chapter  5
30 Pages

The anti-pastoral tradition

The Victorian poet Matthew Arnold, in his long poem ‘Thyrsis’ (1867), mourns the death of his poet friend Arthur Clough by describing how, in their youth together, they roamed the fields outside Oxford in the roles of Sicilian shepherds, playing on Dorian pipes and amazing the local farm labourers who may not have realised that they were working in an Oxfordshire Arcadia:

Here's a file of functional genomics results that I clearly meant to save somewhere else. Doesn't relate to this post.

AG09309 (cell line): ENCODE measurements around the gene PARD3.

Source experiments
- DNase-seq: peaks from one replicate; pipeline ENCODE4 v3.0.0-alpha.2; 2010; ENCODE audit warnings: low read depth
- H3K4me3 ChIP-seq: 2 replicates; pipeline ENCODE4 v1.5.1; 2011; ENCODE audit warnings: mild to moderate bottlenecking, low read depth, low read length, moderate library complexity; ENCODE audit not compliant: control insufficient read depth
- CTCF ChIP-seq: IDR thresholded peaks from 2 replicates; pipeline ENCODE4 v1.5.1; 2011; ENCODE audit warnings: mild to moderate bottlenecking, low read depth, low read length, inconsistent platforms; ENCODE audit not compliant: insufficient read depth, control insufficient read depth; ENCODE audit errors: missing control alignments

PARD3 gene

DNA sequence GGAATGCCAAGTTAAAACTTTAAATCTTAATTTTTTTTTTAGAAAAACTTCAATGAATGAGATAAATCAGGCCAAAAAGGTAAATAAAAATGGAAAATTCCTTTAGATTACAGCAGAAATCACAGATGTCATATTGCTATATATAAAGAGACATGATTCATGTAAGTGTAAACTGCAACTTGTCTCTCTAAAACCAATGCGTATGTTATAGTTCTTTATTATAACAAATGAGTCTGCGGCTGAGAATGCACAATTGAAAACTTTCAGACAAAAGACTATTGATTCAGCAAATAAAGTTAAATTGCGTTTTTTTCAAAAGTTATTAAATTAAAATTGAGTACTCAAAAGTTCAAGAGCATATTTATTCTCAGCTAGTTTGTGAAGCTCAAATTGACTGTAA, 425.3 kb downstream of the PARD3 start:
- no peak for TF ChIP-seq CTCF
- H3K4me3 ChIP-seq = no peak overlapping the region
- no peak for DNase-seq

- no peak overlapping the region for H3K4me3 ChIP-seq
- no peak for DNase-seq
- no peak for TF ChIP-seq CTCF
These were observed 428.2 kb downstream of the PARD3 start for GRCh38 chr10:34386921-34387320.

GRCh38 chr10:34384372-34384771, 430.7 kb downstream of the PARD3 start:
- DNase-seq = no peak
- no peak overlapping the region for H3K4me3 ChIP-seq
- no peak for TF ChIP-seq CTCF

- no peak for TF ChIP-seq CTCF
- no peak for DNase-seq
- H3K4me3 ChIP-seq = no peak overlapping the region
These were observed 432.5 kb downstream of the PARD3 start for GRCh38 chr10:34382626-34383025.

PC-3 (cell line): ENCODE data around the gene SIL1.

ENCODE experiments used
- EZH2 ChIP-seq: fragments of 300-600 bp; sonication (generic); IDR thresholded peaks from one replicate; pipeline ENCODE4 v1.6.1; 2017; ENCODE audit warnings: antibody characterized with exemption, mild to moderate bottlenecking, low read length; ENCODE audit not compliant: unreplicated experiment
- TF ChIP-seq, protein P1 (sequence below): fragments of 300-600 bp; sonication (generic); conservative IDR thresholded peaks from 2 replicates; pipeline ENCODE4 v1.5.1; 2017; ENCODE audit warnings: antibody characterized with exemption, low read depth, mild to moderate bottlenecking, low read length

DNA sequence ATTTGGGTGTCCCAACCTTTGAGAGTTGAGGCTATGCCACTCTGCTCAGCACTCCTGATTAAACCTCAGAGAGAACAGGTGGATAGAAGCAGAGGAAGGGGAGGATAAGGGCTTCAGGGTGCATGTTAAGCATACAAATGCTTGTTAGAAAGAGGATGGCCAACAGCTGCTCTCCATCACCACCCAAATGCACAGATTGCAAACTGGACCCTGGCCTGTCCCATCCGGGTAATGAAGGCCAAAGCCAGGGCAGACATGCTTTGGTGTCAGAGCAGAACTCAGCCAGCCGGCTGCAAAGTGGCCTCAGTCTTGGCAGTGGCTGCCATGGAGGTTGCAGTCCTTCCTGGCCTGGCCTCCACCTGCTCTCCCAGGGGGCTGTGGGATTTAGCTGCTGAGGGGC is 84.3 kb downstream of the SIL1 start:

Of course, Clough was Thyrsis – ‘for Corydon no rival now!’ – and in the manner of a pastoralisation he simply ‘of his own will went away’ (Clough did not commit suicide).